Domenici leaving budget panel

W By Jonathan Weisman

wASHINGTON – A week after his departure was all but announced for him, Sen. Pete Domenici, R-N.M., decided Tuesday night to make it official: He will be turning over control of the Senate Budget Committee to Senate Republican Whip Don Nickles, R-Okla., after 22 years as the panel’s top Republican.

The decision, to be announced Wednesday, would not seem like news to anyone who heard soon-to-be Senate Majority Leader Trent Lott, R-Miss., tell reporters last Wednesday that he expected Domenici to take over the chairmanship of the Senate Energy and Natural Resources Committee.

That announcement proved revealing, although premature. Republican congressional sources say the GOP leadership has been trying to nudge aside Domenici, a budget hawk, to grease the path for more tax cuts and domestic spending cuts. But after Lott’s statement, fellow budget hawks and congressional spending chiefs – including former Congressional Budget Office director Robert Reischauer, incoming Senate Appropriations Committee chairman Ted Stevens, R-Alaska, and Robert Bixby, the head of the Concord Coalition, a budget watchdog group – implored Domenici to stay at the helm of the committee.

Reischauer and Bixby worry that Nickles, a conservative, will push large tax cuts in the face of burgeoning budget deficits. Stevens fears that Nickles and his House counterpart, Rep. Jim Nussle, R-Iowa, will draft budget blueprints that squeeze nondefense appropriations to make room for tax cuts and defense budget increases, then demand that the congressional spending committees produce specific cuts in popular domestic programs.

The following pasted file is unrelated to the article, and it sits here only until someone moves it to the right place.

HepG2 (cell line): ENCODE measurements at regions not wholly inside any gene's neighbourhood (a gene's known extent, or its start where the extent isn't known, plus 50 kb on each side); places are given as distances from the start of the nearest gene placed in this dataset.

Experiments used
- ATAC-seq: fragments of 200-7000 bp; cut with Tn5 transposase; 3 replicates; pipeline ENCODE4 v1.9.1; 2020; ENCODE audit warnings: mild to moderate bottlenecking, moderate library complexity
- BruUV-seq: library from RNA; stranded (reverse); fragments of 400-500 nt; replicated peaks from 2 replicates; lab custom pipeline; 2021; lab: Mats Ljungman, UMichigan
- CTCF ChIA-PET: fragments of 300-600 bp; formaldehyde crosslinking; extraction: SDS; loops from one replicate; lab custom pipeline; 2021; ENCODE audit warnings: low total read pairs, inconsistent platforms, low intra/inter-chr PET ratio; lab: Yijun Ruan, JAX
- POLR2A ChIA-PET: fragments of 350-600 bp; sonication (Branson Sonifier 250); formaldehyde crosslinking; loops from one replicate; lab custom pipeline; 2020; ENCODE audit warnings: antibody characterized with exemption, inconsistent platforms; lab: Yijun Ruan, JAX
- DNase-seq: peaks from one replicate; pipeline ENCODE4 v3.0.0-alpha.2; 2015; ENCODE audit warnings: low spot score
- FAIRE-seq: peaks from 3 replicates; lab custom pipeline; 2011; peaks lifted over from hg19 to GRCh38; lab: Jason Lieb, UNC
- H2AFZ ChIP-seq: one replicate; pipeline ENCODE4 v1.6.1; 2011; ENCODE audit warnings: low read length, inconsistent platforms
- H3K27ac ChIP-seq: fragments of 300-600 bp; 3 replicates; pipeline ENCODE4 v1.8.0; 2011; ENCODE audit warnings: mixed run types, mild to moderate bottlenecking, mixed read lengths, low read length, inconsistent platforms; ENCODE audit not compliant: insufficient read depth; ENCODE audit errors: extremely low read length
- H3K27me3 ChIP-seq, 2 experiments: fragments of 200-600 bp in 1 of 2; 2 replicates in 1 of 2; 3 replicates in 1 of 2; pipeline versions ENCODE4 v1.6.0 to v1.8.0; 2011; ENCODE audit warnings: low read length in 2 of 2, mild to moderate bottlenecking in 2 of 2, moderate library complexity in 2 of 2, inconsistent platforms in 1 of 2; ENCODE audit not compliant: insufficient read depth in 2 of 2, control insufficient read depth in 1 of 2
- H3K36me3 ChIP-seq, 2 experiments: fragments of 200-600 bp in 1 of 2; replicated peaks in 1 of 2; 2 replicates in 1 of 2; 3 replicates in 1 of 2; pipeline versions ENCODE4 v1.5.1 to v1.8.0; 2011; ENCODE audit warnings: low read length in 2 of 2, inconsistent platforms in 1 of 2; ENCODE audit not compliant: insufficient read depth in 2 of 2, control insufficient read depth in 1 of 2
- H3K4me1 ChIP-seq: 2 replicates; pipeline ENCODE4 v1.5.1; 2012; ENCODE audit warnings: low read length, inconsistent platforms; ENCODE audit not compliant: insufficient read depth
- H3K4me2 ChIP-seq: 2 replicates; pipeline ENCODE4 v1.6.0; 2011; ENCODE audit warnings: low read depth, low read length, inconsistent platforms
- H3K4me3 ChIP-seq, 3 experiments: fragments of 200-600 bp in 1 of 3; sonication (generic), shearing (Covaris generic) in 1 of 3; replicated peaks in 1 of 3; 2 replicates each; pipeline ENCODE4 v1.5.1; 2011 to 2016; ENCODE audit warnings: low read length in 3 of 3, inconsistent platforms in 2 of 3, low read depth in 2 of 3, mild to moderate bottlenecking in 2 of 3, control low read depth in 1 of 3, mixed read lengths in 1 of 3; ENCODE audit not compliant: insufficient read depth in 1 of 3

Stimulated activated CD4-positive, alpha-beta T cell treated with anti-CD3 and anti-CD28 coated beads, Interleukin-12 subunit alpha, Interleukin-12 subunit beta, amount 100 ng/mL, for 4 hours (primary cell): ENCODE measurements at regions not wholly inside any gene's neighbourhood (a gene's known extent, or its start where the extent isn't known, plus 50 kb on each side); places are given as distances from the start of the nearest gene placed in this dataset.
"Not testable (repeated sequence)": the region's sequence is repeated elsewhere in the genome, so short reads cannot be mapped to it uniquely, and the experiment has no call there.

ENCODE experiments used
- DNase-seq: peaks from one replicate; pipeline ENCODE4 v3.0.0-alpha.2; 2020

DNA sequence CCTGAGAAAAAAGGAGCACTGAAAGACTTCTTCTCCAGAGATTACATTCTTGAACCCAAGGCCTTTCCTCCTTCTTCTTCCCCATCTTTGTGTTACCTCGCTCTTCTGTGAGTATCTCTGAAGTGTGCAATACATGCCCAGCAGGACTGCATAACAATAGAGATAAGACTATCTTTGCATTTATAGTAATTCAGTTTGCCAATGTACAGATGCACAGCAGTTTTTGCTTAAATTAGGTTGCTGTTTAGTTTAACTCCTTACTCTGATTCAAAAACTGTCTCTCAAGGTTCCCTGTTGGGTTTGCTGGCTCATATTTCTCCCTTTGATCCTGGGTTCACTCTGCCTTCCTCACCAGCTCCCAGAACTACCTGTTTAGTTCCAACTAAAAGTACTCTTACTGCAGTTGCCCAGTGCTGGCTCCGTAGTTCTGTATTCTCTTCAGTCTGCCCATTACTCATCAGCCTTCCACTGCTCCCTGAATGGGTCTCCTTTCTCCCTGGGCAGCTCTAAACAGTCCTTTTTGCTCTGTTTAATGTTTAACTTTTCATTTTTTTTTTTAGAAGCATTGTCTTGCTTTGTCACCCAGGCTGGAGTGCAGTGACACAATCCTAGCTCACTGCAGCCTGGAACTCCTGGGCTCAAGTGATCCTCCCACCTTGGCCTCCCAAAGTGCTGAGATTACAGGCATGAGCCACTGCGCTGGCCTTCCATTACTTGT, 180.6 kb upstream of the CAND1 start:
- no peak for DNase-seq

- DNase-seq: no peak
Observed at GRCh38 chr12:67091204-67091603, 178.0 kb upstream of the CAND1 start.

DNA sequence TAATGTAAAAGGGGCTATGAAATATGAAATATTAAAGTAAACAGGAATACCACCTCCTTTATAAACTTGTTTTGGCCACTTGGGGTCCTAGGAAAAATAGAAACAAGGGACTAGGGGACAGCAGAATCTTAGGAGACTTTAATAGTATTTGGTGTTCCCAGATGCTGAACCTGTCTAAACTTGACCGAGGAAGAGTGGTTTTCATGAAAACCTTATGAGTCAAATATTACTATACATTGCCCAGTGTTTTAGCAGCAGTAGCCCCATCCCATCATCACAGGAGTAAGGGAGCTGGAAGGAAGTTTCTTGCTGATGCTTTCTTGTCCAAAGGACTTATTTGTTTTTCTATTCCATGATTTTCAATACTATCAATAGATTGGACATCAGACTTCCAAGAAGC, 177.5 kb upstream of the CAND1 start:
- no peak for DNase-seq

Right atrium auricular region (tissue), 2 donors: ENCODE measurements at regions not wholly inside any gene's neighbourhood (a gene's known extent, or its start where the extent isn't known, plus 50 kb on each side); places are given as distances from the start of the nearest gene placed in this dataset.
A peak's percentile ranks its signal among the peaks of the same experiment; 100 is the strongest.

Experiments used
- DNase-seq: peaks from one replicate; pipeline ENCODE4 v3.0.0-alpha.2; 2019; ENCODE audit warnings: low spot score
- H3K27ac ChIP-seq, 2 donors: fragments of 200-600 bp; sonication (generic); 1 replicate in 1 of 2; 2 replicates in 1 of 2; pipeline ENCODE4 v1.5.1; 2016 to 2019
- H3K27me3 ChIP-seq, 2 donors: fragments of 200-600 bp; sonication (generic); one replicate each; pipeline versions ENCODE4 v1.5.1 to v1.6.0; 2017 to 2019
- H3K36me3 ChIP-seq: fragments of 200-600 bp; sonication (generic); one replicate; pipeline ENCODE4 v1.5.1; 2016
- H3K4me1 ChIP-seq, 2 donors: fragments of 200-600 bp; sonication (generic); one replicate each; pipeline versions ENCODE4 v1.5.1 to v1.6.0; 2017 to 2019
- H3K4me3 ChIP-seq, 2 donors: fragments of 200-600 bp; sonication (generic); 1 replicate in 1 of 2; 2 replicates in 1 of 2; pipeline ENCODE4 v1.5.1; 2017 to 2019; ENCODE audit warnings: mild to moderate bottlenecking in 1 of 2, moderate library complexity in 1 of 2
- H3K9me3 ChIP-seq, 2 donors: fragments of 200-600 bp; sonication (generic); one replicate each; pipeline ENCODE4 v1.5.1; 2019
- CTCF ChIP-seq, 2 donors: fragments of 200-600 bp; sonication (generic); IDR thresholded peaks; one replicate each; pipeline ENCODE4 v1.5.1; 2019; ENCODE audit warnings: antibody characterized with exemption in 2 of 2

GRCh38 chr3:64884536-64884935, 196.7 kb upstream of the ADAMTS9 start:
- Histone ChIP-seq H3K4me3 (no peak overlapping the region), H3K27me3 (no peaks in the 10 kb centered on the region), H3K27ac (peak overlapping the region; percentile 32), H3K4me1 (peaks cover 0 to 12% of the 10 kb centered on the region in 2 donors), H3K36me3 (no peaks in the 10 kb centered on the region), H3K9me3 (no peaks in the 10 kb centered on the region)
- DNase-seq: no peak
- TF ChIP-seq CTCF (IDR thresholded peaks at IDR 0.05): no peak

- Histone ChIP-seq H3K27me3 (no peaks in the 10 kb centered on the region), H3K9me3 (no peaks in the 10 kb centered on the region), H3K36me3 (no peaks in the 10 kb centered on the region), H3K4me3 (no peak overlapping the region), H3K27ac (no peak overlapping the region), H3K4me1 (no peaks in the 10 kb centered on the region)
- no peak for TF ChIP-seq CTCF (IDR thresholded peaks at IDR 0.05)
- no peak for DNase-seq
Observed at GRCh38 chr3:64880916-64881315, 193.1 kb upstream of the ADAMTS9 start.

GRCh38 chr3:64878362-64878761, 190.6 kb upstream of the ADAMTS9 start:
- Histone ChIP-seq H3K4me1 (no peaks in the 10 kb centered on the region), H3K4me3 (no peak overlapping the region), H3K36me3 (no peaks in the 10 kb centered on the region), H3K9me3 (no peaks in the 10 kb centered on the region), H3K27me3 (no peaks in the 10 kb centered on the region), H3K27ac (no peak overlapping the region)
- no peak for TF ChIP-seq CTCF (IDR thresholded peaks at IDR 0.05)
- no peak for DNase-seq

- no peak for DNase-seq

Domenici had his own concerns, according to Senate sources, including the fate of his longtime staff.

G. William Hoagland, the committee’s veteran GOP staff director and considered one of the most powerful aides in the Senate, will be an unlikely casualty of last week’s Republican electoral victories. He is well respected by Democrats and Republicans, but some conservatives view him as insufficiently committed to tax cuts, and he has angered the White House budget office with deficit forecasts that are decidedly more pessimistic than President Bush’s.

“If Nickles were to come in and keep Hoagland on board, it would be like Domenici never left,” one White House official said.

Hoagland said he is certain Nickles will replace him and bring in his own people, including Eric Ueland, his chief of staff, and Hazen Marshall, his budget expert. Both men would bring a more conservative edge to the committee.

In 1995, Marshall was Nickles’ contact point when the senator tried unsuccessfully to secure deep cuts to the earned income credit, a tax refund aimed at the working poor.

The following year, from his perch as staff director of the Senate Republican Policy Committee, Ueland launched a new publication – “The Clinton Crunch.” Its inaugural issue, published on the cusp of a record-breaking boom, hailed “The Coming Clinton Recession.”

Domenici finally informed Lott Tuesday evening that he will move to the energy committee, where he can safeguard the Department of Energy’s two nuclear weapons laboratories in his home state.